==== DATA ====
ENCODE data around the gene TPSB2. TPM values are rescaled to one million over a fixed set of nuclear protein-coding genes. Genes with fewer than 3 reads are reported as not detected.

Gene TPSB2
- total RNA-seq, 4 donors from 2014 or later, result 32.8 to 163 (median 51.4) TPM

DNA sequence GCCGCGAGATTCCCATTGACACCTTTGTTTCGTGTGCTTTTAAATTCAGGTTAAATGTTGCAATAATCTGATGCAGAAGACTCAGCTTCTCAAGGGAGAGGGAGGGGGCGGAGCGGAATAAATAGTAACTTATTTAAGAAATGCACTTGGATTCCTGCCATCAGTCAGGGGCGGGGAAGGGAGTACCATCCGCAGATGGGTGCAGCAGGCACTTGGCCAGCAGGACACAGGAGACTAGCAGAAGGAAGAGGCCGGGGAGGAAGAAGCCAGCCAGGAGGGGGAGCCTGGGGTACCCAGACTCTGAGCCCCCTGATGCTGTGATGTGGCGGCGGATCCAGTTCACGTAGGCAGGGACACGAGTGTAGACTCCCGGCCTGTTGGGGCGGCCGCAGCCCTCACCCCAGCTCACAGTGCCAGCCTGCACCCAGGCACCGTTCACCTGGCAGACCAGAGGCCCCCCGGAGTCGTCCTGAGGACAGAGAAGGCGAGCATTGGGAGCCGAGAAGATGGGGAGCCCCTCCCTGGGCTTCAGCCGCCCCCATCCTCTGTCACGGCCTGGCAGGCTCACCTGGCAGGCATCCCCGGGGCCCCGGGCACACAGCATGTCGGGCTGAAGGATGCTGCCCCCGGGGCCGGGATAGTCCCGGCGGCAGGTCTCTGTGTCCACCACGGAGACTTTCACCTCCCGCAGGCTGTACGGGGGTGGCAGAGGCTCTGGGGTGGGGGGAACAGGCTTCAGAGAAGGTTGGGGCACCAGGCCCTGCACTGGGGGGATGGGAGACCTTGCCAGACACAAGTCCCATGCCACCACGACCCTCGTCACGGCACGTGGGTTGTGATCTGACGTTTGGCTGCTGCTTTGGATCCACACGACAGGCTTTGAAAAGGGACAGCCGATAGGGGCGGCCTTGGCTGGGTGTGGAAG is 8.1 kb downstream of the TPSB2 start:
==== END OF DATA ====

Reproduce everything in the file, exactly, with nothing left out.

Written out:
ENCODE data around the gene TPSB2. TPM values are rescaled to one million over a fixed set of nuclear protein-coding genes. Genes with fewer than 3 reads are reported as not detected.

Gene TPSB2
- total RNA-seq, 4 donors from 2014 or later, result 32.8 to 163 (median 51.4) TPM

DNA sequence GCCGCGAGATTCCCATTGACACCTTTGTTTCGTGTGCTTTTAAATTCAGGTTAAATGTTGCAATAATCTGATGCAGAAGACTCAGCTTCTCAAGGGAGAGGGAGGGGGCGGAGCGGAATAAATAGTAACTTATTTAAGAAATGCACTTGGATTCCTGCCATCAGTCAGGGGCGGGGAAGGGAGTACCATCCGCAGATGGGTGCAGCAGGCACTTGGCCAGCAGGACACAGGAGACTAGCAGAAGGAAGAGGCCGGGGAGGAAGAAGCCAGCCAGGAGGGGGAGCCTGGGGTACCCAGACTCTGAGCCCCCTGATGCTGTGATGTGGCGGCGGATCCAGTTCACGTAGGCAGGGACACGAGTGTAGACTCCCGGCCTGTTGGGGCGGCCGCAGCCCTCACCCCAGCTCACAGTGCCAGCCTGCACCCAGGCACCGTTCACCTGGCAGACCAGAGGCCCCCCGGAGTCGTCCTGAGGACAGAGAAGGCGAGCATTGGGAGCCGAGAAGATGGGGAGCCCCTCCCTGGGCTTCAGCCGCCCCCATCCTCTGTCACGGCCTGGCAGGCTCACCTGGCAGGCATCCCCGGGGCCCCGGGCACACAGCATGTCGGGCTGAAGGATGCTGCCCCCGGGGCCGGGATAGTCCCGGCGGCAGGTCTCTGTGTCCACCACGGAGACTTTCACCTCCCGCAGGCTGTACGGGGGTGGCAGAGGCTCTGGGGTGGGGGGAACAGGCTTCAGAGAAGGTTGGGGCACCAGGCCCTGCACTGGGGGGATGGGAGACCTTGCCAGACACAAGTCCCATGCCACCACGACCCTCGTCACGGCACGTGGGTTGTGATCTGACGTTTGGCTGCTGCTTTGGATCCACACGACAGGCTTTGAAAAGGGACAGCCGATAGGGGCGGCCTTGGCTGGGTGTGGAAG is 8.1 kb downstream of the TPSB2 start: